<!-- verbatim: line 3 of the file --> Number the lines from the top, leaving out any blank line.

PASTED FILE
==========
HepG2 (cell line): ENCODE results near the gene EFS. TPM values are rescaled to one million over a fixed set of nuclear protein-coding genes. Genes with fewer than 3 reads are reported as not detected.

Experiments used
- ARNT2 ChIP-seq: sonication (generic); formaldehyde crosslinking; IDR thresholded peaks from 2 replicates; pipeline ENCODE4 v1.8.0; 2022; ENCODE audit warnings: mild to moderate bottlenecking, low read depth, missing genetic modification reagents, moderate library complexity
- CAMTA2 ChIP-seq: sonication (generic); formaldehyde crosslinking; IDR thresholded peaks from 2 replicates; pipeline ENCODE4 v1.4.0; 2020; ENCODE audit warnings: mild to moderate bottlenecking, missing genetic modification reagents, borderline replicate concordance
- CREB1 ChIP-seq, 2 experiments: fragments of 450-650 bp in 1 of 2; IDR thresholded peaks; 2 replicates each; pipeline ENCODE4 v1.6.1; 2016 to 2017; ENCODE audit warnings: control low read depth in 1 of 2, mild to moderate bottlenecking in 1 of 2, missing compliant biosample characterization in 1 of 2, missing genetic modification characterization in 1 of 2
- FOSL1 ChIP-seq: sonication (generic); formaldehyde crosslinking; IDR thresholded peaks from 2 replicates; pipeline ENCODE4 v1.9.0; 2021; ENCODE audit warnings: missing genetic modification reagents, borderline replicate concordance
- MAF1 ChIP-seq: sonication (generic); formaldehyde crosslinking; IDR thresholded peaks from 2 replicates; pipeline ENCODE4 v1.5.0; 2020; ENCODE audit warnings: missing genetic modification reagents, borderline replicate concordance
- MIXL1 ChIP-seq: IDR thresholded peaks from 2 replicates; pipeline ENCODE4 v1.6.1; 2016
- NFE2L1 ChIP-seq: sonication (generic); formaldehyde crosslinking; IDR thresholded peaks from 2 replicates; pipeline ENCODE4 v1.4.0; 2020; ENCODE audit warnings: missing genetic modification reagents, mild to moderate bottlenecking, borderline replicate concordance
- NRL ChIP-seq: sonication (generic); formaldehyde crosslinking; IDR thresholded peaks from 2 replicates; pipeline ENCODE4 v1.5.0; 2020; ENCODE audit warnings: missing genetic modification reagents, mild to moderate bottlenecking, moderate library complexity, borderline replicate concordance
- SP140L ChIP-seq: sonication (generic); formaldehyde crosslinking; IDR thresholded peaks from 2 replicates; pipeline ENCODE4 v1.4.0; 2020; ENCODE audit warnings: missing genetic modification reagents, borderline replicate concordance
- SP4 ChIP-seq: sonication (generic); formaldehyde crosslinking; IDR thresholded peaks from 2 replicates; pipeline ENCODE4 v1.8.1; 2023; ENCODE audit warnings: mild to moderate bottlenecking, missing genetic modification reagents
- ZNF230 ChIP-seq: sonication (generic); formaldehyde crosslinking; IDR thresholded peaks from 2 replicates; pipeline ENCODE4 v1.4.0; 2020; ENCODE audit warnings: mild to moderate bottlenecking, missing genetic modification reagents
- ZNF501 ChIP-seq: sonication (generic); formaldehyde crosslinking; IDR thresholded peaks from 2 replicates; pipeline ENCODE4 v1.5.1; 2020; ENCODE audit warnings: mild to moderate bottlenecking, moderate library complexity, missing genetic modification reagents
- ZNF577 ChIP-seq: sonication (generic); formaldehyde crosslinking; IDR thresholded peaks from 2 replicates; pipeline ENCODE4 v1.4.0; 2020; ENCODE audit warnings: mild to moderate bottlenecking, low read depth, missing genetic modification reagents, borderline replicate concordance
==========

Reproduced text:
- ARNT2 ChIP-seq: sonication (generic); formaldehyde crosslinking; IDR thresholded peaks from 2 replicates; pipeline ENCODE4 v1.8.0; 2022; ENCODE audit warnings: mild to moderate bottlenecking, low read depth, missing genetic modification reagents, moderate library complexity